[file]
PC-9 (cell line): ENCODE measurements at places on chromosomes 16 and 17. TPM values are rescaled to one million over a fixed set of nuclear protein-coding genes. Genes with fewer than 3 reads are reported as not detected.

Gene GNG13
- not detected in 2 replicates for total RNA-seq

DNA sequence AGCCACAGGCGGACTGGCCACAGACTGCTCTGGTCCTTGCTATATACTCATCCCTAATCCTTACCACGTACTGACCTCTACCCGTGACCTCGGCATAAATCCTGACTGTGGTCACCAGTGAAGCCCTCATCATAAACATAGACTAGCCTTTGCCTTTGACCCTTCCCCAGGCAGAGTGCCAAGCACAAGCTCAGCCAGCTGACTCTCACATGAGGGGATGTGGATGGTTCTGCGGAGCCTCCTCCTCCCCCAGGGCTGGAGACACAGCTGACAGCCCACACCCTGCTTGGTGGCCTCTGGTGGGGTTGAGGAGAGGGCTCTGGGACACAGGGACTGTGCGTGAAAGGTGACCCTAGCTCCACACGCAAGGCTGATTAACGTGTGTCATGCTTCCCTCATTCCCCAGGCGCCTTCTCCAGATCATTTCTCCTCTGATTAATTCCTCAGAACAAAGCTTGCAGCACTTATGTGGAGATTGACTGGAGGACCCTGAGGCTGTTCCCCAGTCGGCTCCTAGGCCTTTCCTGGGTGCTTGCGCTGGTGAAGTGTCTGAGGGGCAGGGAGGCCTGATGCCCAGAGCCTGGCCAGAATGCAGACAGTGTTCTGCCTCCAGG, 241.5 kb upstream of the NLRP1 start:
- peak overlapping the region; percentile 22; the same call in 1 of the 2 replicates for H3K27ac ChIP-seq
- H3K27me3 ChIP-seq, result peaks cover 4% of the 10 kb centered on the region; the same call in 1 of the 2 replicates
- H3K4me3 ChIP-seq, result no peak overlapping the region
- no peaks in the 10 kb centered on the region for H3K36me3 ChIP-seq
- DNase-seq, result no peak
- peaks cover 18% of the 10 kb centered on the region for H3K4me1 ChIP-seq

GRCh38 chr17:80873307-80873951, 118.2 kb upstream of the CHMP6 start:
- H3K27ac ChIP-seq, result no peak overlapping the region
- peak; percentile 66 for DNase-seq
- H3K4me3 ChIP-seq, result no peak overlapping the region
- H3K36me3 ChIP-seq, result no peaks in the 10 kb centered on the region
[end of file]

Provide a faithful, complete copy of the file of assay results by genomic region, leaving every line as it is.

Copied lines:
PC-9 (cell line): ENCODE measurements at places on chromosomes 16 and 17. TPM values are rescaled to one million over a fixed set of nuclear protein-coding genes. Genes with fewer than 3 reads are reported as not detected.

Gene GNG13
- not detected in 2 replicates for total RNA-seq

DNA sequence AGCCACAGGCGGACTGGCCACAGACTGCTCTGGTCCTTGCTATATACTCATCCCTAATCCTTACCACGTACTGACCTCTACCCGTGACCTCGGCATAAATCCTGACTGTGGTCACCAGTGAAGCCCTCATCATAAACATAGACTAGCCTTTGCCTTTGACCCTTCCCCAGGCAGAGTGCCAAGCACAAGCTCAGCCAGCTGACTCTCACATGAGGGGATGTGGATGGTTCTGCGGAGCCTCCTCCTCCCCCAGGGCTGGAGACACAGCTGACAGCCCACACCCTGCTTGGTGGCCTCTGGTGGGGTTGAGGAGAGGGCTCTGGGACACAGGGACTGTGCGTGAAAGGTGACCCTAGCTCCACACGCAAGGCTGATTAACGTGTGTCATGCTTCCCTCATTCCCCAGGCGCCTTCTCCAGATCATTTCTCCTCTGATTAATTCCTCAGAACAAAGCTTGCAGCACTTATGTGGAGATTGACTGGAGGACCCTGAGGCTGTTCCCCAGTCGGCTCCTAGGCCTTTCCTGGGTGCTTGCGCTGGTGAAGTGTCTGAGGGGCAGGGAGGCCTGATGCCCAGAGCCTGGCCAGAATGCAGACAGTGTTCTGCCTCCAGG, 241.5 kb upstream of the NLRP1 start:
- peak overlapping the region; percentile 22; the same call in 1 of the 2 replicates for H3K27ac ChIP-seq
- H3K27me3 ChIP-seq, result peaks cover 4% of the 10 kb centered on the region; the same call in 1 of the 2 replicates
- H3K4me3 ChIP-seq, result no peak overlapping the region
- no peaks in the 10 kb centered on the region for H3K36me3 ChIP-seq
- DNase-seq, result no peak
- peaks cover 18% of the 10 kb centered on the region for H3K4me1 ChIP-seq

GRCh38 chr17:80873307-80873951, 118.2 kb upstream of the CHMP6 start:
- H3K27ac ChIP-seq, result no peak overlapping the region
- peak; percentile 66 for DNase-seq
- H3K4me3 ChIP-seq, result no peak overlapping the region
- H3K36me3 ChIP-seq, result no peaks in the 10 kb centered on the region